Celebrated throughout the world for its singular beauty, Venice and its lagoon were added to the list of UNESCO World Heritage Sites in 1987.
Venice is elegant, precious, inimitable, entertaining, and romantic. It is a jewel in the Italian touristic landscape, where churches, buildings, old bridges, monuments and piazzas are the evidence of the artistic and cultural vivacity that marks the history of this city.
Founded out of the necessity of fleeing the Barbarian Invasion in the 6th Century, Venice was already one of the most powerful cities in Europe around the year 1000. The city successively developed over 118 different islands, becoming an important political, cultural and commercial centre. Testaments to the power of the Marine Republic of Venice are still visible today, including its splendid piazzas, bridges, and palaces, inside of which are preserved the timeless artworks of the world’s greatest artists such as Giorgione, Titian, Tintoretto, Veronese and many others.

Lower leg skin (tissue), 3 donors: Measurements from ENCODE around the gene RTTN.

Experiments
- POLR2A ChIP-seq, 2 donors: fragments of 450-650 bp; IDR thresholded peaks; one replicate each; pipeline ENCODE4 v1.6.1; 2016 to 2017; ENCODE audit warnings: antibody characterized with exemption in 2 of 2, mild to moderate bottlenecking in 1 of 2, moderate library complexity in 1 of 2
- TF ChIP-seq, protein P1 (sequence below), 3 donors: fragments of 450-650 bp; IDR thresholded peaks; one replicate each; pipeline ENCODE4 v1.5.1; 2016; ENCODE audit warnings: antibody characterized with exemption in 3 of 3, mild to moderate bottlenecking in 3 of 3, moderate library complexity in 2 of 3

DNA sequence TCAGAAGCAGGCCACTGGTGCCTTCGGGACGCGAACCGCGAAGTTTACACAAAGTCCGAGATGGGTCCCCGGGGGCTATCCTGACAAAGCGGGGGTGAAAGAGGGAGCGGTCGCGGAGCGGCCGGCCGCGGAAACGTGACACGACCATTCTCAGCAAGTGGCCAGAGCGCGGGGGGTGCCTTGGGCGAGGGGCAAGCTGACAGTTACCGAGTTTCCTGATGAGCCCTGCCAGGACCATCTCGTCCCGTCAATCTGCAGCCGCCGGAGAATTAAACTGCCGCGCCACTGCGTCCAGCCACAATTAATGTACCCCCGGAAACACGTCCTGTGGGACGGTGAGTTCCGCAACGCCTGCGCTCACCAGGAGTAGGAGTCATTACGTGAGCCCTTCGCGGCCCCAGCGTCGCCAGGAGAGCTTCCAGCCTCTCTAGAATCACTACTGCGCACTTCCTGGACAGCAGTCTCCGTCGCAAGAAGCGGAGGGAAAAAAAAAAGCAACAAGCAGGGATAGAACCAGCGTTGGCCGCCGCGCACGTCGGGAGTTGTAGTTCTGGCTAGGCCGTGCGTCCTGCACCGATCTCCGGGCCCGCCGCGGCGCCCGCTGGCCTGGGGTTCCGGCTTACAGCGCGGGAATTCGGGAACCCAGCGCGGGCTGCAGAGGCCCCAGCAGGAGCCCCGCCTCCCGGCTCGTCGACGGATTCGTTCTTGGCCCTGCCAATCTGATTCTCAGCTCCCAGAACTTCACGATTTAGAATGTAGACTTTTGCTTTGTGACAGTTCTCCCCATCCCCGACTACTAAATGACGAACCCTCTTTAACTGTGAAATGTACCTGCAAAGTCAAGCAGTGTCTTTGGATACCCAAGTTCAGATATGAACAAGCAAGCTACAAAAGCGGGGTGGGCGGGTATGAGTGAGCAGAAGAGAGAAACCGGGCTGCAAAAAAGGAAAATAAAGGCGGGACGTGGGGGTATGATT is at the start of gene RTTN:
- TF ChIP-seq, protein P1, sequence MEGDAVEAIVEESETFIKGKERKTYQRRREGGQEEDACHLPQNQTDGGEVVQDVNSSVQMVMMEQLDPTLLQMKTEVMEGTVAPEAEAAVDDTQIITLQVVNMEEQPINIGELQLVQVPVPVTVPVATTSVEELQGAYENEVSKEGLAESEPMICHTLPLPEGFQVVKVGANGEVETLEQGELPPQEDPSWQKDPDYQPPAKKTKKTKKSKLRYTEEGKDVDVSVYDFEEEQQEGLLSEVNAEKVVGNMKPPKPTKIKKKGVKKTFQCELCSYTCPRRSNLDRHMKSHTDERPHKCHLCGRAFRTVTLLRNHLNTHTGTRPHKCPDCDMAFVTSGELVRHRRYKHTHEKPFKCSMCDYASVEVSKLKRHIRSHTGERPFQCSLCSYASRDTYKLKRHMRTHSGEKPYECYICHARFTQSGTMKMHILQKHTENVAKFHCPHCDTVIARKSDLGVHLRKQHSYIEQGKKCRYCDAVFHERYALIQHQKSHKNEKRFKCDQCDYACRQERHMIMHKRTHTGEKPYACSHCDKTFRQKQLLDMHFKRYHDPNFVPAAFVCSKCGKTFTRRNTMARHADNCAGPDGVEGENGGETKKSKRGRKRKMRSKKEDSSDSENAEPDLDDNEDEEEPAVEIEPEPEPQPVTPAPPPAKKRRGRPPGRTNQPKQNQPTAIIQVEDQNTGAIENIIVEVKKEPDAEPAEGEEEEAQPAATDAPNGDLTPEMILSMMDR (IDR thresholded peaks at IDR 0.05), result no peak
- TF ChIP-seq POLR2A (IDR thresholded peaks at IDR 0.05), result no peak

The heart of Venice is the wonderful Piazza San Marco – the most elegant in Europe – surrounded by outstanding buildings: the bell tower, the five-domes Cathedral, and the Ducal Palace, a symbol of the golden age of the Serenissima.
But Venice is an open-air museum that seems to float on its lagoon. Visitors can walk its entirety if they want to, crossing its characteristic calle or vias, its campi and campitelli (piazzas and little piazzas, to be exact) and its magnificent bridges. Or they can watch the city go by from the comfort of a boat, choosing from private transport or public – the vaporetti – which boast the ideal vantage point (the Canal Grande) from which to observe all the fantastically beautiful scenery this unique place has to offer.